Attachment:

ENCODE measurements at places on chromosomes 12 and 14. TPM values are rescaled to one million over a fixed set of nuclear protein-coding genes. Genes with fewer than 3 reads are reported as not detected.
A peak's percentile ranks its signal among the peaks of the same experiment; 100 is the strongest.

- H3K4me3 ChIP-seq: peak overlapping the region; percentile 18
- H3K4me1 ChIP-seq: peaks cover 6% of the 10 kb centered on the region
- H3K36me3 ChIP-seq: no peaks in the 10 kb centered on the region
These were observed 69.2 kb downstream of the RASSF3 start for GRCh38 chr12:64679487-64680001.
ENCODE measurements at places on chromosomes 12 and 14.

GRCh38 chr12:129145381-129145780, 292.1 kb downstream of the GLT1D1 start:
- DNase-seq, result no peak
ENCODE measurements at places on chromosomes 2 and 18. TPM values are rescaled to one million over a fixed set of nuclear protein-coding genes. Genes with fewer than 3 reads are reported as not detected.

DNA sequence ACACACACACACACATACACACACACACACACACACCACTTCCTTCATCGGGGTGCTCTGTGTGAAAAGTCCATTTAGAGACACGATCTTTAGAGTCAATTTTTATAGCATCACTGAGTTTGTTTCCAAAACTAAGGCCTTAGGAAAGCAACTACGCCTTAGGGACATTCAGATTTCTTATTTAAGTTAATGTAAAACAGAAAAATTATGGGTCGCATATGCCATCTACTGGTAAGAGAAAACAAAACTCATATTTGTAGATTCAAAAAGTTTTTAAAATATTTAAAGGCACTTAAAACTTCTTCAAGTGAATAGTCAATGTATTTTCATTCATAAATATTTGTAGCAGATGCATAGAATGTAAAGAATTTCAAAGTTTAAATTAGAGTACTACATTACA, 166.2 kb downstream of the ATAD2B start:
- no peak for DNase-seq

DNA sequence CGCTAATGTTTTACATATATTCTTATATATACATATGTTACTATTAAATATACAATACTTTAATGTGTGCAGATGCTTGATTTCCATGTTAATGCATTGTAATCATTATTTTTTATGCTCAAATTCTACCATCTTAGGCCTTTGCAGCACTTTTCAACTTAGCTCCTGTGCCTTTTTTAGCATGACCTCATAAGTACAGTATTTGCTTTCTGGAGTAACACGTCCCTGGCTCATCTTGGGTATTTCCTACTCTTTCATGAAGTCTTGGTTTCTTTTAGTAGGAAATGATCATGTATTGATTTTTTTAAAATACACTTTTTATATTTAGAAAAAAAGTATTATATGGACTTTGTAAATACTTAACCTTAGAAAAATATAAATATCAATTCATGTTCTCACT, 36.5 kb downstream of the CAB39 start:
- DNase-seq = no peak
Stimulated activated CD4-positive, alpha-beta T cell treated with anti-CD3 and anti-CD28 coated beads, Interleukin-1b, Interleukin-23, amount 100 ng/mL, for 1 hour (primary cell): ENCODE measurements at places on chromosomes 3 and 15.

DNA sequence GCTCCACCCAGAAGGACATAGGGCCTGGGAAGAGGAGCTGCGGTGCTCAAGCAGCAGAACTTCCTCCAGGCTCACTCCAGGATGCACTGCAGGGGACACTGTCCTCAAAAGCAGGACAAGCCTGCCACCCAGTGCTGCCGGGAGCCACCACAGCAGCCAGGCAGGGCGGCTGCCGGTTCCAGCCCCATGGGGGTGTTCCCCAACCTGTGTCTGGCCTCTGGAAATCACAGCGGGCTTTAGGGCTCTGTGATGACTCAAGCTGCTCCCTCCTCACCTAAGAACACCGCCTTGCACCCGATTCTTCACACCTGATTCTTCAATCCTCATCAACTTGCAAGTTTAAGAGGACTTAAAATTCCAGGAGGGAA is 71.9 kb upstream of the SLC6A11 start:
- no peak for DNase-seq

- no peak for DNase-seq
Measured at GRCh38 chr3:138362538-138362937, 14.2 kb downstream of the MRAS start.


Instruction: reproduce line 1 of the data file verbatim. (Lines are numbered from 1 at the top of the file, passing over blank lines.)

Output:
ENCODE measurements at places on chromosomes 12 and 14. TPM values are rescaled to one million over a fixed set of nuclear protein-coding genes. Genes with fewer than 3 reads are reported as not detected.